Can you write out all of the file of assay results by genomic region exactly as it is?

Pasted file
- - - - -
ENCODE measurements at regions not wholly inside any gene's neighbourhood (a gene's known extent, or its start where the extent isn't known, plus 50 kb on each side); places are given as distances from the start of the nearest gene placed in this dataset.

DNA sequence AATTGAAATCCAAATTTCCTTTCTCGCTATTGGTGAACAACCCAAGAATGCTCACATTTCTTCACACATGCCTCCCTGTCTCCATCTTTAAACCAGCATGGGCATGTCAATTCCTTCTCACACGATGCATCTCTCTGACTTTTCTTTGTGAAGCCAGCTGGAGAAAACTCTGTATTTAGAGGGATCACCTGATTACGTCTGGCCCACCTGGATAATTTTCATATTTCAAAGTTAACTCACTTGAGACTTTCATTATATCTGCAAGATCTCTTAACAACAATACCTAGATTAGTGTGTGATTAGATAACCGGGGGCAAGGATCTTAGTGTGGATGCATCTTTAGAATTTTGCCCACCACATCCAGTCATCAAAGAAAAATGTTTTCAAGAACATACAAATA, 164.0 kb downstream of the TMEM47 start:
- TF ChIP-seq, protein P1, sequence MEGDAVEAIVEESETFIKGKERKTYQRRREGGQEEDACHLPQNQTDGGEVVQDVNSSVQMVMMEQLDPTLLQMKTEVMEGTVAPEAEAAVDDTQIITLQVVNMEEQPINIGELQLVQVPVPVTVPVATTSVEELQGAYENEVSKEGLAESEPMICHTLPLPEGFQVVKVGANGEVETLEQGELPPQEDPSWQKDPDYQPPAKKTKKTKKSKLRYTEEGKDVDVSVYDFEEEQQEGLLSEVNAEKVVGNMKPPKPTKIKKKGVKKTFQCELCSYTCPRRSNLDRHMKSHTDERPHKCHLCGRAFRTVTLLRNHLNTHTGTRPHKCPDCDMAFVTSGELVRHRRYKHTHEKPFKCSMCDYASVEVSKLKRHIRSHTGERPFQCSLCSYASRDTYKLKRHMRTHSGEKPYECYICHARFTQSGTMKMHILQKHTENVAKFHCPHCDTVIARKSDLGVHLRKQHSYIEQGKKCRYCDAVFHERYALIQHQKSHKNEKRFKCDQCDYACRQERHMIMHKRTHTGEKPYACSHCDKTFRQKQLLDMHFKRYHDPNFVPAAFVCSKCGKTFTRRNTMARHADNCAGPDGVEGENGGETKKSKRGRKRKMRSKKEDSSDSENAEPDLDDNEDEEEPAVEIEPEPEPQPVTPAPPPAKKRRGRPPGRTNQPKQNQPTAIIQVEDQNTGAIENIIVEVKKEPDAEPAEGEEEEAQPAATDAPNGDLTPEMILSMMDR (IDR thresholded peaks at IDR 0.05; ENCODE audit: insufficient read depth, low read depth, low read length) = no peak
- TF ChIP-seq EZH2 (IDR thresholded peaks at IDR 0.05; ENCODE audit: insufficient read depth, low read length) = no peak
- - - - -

ENCODE measurements at regions not wholly inside any gene's neighbourhood (a gene's known extent, or its start where the extent isn't known, plus 50 kb on each side); places are given as distances from the start of the nearest gene placed in this dataset.

DNA sequence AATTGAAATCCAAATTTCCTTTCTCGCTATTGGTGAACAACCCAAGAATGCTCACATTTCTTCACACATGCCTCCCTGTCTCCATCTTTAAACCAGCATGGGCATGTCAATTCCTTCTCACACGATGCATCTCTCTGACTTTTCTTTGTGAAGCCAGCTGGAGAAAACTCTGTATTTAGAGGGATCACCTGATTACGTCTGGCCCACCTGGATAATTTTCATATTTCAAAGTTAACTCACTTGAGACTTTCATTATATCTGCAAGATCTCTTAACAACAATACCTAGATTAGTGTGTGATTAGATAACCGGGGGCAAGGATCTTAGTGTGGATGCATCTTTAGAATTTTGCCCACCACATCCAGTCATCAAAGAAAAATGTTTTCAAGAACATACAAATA, 164.0 kb downstream of the TMEM47 start:
- TF ChIP-seq, protein P1, sequence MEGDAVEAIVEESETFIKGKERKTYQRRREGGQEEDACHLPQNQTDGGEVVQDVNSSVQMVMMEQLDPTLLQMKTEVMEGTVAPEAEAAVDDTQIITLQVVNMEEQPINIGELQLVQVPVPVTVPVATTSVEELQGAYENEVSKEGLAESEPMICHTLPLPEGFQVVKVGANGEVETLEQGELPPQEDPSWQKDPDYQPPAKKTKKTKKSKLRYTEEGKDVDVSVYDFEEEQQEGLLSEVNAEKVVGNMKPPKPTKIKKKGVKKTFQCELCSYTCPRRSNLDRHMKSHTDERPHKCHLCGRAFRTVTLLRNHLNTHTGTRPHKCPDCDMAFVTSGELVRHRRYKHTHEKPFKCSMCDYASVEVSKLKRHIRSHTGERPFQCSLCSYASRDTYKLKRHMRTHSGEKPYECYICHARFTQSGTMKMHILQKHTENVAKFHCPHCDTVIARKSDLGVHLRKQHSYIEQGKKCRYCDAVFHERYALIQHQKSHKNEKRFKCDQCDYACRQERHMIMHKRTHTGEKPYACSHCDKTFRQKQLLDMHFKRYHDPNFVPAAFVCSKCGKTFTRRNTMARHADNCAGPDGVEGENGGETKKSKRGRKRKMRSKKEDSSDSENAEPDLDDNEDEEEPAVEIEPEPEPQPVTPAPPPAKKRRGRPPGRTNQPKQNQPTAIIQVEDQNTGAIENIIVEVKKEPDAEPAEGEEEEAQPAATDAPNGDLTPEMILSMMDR (IDR thresholded peaks at IDR 0.05; ENCODE audit: insufficient read depth, low read depth, low read length) = no peak
- TF ChIP-seq EZH2 (IDR thresholded peaks at IDR 0.05; ENCODE audit: insufficient read depth, low read length) = no peak